You’ve always purchased whatever you wanted, whenever you wanted. It’s part of your mentality: you “deserve” to have the things you want because you work so hard.
Adding another $100 to your credit card bill thinking you’ll “pay it off” with your next check is perfectly normal. Um, what about the other $10,987 you said that about?
Nothing’s changed, and you’re feeling increasingly worse the deeper you fall into debt. The problem is, the worse you feel, the more you want to spend to make it better.
Trust me. It never works that way.
Instead of making yourself feel better, you’ve bought more guilt, and that’s always expensive.
$12,764 later, you don’t know what else to do with yourself, and it hurts. You can’t stop spending.
Here’s the thing, though. You can, starting the second you change your mind.
You’ve heard the saying, “Change your mind, change your results.” It’s true. When you truly believe you’re above your spending habits, you can control them. They no longer dictate when your money leaves your wallet, since that’s left to your common sense.
Meditation can help you change your mind and facilitate better decisions.
Meditation Leads to Mental Change
There’s a new phenomenon sweeping the world that can help you transform your thoughts. Only, it’s not new; it dates back to around 1500 BC.
The earliest written records of meditation started with Buddhists and Taoists, who recognized the inherent power of the mind. The tradition of harnessing that power continues today. Only now, you’ll find it discussed — not only in yoga — but in businesses, schools, and child development classes.
Scientists have determined that meditation changes the brain physiologically — increasing the density of gray matter in the brain stem and thereby increasing the folds in the brain and cortical thickness. Simply put, the benefits of meditation range from, but aren’t limited to, faster information processing, better judgment, and less pain.
We once thought that meditation only calmed the mind, but studies now show that the benefits are farther reaching.
How to Curb Bad Spending Habits with Meditation
If you want to increase your brain’s capacity, make better decisions, and curb your worst spending habits, these five steps are a great start.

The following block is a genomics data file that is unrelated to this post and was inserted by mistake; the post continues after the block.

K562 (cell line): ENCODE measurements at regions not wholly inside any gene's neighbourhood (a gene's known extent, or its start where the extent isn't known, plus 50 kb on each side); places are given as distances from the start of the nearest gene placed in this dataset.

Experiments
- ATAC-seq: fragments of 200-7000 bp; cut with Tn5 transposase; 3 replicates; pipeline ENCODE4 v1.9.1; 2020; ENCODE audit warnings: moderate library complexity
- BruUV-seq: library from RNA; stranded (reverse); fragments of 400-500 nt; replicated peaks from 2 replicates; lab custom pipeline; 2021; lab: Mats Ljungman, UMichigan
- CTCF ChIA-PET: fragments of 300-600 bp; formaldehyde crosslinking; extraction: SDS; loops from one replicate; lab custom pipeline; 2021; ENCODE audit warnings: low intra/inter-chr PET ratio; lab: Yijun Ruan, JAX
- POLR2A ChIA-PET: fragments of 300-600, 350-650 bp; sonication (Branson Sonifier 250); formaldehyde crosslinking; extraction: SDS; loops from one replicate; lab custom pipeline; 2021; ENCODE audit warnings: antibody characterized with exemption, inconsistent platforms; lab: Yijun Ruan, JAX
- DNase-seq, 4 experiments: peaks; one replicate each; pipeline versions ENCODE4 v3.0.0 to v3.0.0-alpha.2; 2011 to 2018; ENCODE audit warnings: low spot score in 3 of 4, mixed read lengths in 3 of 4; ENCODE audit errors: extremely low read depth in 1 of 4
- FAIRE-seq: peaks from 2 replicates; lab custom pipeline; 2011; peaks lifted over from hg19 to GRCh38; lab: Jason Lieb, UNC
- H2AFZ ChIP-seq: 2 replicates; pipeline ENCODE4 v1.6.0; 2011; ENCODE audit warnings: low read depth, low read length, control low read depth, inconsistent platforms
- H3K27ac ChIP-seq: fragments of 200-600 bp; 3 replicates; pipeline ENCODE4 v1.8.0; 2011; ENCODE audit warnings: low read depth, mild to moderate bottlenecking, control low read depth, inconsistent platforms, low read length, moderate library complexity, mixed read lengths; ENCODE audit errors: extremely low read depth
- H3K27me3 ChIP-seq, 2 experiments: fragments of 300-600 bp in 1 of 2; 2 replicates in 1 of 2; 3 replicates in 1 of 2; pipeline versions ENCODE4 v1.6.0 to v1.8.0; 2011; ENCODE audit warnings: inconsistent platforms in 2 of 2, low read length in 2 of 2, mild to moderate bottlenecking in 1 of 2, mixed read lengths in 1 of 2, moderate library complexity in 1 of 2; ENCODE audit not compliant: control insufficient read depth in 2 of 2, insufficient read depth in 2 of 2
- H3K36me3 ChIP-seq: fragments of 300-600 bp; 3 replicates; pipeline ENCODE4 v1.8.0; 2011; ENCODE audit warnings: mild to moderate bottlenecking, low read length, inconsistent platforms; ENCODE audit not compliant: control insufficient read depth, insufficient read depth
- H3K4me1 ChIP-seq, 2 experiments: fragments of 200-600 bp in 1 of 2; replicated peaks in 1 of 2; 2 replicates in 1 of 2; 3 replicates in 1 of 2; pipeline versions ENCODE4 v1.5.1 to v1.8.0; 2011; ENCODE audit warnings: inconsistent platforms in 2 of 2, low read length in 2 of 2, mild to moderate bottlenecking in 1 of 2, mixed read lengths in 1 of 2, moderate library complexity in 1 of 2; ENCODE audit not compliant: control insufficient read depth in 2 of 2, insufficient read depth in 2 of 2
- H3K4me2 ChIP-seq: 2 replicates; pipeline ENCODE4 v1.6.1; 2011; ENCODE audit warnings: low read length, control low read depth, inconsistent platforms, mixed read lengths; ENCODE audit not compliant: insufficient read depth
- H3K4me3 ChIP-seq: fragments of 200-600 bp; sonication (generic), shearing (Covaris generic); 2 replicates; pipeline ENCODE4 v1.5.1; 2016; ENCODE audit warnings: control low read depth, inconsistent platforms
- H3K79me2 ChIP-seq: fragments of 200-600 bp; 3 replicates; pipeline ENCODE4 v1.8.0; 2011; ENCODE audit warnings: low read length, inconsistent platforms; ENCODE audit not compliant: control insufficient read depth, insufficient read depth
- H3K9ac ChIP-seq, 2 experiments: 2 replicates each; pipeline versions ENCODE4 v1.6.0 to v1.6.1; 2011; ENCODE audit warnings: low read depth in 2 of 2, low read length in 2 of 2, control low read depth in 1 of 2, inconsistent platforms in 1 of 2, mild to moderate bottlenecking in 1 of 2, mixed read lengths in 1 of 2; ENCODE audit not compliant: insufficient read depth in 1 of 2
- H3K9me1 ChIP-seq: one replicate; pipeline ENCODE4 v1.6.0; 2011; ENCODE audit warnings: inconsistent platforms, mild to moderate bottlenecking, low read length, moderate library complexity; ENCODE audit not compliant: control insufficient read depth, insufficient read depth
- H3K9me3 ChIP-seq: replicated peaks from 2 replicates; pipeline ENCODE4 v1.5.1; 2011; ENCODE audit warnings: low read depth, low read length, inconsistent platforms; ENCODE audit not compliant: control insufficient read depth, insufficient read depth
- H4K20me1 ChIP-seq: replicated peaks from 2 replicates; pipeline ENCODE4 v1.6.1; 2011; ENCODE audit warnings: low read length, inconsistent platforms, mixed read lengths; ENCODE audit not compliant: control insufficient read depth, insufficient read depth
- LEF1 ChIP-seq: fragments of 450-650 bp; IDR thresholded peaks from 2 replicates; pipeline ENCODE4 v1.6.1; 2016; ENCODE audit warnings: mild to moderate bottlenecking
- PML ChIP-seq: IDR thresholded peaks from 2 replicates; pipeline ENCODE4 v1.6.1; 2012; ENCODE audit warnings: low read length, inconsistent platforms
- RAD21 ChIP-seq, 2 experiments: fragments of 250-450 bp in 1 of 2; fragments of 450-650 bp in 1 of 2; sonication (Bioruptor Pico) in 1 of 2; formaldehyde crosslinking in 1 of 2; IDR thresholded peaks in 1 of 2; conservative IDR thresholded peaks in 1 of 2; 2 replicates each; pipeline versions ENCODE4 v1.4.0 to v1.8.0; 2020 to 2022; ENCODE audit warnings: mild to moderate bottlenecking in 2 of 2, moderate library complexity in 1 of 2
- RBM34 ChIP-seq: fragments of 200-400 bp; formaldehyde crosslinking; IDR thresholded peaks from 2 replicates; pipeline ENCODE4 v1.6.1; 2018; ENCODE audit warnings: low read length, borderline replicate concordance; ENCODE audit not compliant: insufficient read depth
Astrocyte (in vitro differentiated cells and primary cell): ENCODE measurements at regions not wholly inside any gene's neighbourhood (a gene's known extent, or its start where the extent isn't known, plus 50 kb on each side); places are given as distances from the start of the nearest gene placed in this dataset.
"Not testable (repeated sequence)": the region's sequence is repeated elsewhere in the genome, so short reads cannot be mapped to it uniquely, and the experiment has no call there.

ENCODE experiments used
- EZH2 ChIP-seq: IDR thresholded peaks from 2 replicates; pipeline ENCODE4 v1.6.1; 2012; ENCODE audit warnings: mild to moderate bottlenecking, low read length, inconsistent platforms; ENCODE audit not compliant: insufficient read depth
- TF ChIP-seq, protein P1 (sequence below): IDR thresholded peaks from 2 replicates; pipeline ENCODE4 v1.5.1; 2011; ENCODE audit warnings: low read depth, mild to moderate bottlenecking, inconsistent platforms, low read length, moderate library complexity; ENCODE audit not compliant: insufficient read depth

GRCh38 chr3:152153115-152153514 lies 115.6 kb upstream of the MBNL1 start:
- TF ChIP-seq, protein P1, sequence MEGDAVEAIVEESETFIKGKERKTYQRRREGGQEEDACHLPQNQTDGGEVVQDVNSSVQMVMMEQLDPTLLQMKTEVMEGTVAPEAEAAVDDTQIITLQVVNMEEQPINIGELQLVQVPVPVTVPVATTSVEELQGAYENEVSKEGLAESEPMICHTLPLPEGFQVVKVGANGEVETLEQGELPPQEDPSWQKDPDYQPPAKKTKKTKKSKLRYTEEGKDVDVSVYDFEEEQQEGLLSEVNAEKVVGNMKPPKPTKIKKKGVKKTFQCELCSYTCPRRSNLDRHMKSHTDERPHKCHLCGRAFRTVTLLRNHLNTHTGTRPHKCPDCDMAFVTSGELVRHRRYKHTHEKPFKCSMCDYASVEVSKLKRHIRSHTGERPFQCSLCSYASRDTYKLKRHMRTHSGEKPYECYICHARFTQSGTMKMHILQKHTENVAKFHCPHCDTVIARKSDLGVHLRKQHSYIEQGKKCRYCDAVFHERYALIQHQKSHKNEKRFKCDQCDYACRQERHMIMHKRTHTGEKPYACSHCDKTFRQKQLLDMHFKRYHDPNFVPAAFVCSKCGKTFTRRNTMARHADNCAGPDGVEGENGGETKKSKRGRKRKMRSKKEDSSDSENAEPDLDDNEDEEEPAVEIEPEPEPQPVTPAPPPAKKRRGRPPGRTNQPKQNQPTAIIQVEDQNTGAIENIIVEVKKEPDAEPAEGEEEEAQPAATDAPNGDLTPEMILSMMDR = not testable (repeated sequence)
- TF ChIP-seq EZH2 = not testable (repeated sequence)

1. Find a mantra or chant that resonates with your goal.
For example, if you want to start thinking through your decisions better, you might try something like, “Gained materials means lost money” or “I’m happy where I am.” The specificity of your mantra doesn’t matter, but you must determine the words that reflect your goals and help you feel empowered.
2. Repeat your mantra each morning as you wake.
With traditional meditation, you’ll need to sit silently, with your back supported, as you control your breath and repeat your mantra, maintaining your focus for at least five minutes. As you learn to calm your mind, you can work your way up to 15 minutes. The key is to resharpen your focus once you recognize that your mind has started to wander.
3. Repeat your mantra throughout your day, as needed.
Try practicing it in the same sitting position. If you can’t, then focus on your breathing as you repeat your words of peace, wherever you are. I’ve found that chunks of 25 repetitions scattered throughout my day really help to return my mind’s focus when the hustle and bustle of business begins to strip it.
4. Repeat this before sleep.
You should be in the same sitting position for a minimum of five minutes.
5. Meditate before social situations.
To bolster efforts, make sure you take a moment to meditate before going out with friends, shopping, or eating out. Extra meditation will help your brain focus on the goal of better spending habits before you leave.
When starting your meditation practice, it’s important to be patient. Though all this talk of rewiring your brain makes it sound like you’re flipping a switch inside your decision-maker, in reality, it’s more like digging new tunnels of thought. It usually takes about 40 days for meditation to show signs of changes in your thought patterns and actions.
This isn’t a quick fix method, but it does work.
Have you ever tried meditation? Has it worked for you?